How does a photograph come to life without a camera? Cyanotypes are a form of “photographic photosynthesis” that, rather than turn sunlight into food, turn light into imagery. That process is truly magical to me: the direct interplay between the nourishing light which grows the plant, and the organic processes I employ to forever encapsulate the essence of a moment in time.

In the exhibit “Plants Have Lives Too”, I  work with plants surrounding my Salt Spring Island home, and vegetables from the local farm where I pick up my fresh produce. The day to day evolution and seasonal transitions define time for me: as I stand still in observant wonder, the life around me emerges, grows, proliferates and then pours back into the soil from which it sprang. My involvement is in witnessing, and in using light to capture a single moment in the fleeting transformative dance of an organism’s life cycle. 

I work using long exposures with no camera: the ‘lens’ is sunlight itself, mediated by my choice of exposure duration which depends upon the season, humidity, temperature and ultraviolet intensity. My cyanotypes combine a pure contact printed,  camera less photogram of plants with cyanotype coated watercolour paper. Ulitizing seawater and other alternative photographic processes from the 1800ds. Organic. My prints ripen into being just as the plants themselves decay. As the plants die, my prints come alive.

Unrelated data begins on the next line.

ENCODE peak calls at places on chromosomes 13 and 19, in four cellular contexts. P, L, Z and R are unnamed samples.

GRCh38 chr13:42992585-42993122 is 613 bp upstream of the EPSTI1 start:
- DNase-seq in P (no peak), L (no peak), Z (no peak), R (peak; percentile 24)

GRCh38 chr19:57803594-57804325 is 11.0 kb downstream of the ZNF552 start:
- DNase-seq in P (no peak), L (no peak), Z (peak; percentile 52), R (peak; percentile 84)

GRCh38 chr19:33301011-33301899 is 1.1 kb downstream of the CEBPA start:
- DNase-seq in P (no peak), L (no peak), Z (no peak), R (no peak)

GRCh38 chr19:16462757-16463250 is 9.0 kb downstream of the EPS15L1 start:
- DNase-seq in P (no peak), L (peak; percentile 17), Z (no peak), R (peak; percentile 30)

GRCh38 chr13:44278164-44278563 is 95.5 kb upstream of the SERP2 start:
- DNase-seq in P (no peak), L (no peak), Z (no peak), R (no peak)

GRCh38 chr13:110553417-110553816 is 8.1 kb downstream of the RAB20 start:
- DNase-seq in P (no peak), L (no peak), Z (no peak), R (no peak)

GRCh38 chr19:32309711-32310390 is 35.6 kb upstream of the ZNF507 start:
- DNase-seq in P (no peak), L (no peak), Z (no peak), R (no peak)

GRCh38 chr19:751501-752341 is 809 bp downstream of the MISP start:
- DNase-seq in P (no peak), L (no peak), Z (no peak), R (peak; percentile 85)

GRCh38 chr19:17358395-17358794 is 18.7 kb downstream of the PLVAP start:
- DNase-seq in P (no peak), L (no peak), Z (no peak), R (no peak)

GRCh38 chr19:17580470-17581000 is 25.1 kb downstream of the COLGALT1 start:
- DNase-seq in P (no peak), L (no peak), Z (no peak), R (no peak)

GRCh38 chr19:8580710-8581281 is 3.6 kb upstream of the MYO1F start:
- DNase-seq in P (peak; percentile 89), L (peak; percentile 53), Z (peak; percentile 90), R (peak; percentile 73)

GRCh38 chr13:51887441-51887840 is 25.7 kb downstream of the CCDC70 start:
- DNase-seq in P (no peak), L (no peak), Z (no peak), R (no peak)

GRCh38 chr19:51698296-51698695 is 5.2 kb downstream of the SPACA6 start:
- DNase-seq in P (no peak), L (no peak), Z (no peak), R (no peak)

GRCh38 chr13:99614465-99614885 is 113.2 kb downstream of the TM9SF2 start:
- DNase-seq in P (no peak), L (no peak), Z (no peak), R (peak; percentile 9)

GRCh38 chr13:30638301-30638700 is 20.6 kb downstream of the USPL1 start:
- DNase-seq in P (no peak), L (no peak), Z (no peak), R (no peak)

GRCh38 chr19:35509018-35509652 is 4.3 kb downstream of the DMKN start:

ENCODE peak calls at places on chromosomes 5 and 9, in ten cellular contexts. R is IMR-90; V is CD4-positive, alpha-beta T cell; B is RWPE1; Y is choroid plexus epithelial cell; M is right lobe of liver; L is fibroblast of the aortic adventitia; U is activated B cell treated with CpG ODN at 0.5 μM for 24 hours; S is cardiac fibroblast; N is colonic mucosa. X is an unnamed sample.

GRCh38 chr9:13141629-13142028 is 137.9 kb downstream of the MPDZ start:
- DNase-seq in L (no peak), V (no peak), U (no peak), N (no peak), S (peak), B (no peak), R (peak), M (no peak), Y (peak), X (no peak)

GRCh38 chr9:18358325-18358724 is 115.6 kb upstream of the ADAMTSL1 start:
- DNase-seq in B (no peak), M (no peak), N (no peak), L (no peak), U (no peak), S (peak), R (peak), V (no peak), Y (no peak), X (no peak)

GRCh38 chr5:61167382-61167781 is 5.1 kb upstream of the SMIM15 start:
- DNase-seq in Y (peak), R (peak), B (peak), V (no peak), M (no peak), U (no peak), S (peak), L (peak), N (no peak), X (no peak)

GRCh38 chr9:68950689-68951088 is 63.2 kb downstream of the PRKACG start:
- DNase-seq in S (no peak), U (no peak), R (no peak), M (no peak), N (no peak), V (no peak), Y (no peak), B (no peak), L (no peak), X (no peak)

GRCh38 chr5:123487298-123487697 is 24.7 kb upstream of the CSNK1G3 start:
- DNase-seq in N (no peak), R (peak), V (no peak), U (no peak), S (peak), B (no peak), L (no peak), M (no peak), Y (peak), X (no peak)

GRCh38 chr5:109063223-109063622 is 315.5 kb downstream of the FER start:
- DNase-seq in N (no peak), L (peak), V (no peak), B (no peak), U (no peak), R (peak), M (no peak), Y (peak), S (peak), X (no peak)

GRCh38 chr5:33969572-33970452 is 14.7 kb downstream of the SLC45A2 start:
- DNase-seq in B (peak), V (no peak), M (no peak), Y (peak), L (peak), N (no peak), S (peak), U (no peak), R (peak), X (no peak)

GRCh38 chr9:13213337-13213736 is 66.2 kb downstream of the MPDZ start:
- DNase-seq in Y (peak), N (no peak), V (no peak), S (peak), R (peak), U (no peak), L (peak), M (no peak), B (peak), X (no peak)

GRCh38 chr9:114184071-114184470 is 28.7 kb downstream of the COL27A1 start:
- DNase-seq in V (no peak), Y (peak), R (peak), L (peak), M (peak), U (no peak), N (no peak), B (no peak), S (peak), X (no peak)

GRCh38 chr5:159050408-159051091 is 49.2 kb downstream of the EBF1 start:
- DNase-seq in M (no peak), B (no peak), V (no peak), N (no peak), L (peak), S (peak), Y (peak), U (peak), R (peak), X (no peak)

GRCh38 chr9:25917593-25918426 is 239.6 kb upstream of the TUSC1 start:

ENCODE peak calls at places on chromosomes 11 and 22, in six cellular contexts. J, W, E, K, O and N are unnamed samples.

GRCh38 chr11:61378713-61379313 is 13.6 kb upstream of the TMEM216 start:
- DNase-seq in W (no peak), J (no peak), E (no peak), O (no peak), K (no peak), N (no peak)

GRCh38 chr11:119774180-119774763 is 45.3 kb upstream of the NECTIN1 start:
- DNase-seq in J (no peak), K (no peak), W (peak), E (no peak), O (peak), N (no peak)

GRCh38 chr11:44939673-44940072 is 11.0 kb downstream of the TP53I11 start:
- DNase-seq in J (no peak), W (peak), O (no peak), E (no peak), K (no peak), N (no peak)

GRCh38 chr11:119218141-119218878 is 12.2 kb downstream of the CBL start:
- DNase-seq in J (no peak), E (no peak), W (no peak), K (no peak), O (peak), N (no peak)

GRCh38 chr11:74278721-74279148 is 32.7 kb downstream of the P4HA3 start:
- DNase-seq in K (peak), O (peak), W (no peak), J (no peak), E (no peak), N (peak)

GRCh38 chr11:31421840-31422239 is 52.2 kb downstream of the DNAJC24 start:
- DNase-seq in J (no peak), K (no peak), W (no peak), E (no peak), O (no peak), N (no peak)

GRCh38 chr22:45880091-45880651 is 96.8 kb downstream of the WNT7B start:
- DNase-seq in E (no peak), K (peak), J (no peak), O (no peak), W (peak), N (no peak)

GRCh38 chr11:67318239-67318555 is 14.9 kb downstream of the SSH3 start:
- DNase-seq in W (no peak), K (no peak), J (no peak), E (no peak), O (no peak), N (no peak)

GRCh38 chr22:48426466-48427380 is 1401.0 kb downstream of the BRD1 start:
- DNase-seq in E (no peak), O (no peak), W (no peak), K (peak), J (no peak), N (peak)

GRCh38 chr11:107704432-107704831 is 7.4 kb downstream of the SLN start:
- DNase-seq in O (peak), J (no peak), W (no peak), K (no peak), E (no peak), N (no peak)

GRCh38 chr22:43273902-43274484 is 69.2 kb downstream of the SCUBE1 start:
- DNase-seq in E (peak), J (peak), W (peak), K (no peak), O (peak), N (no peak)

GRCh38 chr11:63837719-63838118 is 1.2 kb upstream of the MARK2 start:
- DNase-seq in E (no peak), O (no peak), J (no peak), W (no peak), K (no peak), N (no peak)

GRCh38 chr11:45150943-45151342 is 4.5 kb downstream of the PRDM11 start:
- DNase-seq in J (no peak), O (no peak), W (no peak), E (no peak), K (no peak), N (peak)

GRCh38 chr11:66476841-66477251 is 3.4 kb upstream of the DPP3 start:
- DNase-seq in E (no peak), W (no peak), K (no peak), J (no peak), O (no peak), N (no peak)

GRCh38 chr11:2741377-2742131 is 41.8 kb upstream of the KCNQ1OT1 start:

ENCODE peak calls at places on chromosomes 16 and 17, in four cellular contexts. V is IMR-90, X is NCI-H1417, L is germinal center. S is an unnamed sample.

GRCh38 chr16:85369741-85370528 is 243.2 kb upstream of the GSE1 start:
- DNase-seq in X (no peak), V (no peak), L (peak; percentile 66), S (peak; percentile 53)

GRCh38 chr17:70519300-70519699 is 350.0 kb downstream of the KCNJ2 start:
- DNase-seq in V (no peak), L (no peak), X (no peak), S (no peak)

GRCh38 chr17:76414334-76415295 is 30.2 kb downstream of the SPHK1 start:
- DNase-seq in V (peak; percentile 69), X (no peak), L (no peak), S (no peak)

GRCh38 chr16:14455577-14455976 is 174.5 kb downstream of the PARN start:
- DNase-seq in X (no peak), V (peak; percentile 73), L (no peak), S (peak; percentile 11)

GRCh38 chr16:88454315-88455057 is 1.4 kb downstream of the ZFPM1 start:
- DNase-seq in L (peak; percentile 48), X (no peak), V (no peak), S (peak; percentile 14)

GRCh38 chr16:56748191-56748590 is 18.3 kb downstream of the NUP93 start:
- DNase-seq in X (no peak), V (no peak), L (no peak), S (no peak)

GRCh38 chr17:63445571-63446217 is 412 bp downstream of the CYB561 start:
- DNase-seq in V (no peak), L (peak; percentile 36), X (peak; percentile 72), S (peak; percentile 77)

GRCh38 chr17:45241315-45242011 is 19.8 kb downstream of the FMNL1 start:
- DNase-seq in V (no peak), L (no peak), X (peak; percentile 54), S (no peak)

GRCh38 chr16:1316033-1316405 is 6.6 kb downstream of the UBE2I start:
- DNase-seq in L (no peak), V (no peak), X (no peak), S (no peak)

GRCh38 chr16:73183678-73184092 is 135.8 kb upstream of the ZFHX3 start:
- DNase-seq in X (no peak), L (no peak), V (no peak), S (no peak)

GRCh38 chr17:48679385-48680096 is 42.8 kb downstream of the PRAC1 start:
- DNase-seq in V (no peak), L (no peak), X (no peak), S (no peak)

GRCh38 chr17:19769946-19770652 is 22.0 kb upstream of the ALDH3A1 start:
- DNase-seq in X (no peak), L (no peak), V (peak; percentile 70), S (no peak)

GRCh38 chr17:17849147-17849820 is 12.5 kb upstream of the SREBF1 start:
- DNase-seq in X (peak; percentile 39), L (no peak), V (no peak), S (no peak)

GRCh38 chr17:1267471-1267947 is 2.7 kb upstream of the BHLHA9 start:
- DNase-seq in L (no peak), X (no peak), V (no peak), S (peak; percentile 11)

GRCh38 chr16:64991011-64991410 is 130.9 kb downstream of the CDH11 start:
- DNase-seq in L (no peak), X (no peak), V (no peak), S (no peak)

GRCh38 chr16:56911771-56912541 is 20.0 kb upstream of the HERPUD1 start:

My cyanotype prints are created to encourage viewers to see plants — and perhaps, to experience time —  in a new light. With initial support from the late Denis Roussel, I have developed a sense of appreciation for not only the flowering of a plant but of the entire lifespan of a plant — a creature every bit as fully realized, with a life just as profound and  as insignificant as my own. Plants have lives too.

- Susan Huber

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